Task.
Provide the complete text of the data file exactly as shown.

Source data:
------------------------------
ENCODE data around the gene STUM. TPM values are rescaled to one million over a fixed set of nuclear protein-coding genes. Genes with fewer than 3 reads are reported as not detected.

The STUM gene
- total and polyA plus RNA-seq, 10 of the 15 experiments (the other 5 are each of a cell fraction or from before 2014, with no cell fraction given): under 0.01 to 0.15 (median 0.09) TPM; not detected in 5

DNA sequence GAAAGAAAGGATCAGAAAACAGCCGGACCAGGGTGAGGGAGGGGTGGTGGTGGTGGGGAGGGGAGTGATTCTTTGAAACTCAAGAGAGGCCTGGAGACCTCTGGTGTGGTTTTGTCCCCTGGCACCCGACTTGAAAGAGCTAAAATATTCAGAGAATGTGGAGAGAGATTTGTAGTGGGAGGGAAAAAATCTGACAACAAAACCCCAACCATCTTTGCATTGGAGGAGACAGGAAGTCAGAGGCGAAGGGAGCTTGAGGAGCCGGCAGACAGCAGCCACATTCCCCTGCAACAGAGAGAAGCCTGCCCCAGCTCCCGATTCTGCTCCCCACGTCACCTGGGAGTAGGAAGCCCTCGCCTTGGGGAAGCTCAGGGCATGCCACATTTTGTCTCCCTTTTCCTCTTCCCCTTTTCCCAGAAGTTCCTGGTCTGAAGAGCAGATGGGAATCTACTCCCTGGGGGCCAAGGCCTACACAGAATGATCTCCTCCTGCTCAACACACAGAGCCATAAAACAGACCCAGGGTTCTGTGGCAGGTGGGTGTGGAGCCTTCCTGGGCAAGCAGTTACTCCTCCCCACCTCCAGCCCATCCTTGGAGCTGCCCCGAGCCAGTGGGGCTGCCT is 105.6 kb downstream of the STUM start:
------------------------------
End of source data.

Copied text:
ENCODE data around the gene STUM. TPM values are rescaled to one million over a fixed set of nuclear protein-coding genes. Genes with fewer than 3 reads are reported as not detected.

The STUM gene
- total and polyA plus RNA-seq, 10 of the 15 experiments (the other 5 are each of a cell fraction or from before 2014, with no cell fraction given): under 0.01 to 0.15 (median 0.09) TPM; not detected in 5

DNA sequence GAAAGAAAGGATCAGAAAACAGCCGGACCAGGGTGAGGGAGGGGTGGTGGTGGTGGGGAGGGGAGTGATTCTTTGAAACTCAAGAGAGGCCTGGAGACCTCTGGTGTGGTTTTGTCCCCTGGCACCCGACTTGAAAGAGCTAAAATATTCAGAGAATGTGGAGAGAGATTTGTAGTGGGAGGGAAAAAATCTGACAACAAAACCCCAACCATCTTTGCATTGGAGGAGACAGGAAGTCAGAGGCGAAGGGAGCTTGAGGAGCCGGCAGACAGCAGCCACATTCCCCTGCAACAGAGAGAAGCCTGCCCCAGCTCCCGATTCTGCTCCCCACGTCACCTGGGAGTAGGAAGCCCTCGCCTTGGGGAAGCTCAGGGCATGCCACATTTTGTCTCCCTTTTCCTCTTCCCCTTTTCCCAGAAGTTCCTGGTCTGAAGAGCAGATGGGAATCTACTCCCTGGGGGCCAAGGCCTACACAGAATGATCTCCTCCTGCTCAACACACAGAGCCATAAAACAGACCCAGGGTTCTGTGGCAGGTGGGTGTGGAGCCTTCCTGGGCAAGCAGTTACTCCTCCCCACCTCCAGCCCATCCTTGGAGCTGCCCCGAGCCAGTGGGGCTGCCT is 105.6 kb downstream of the STUM start: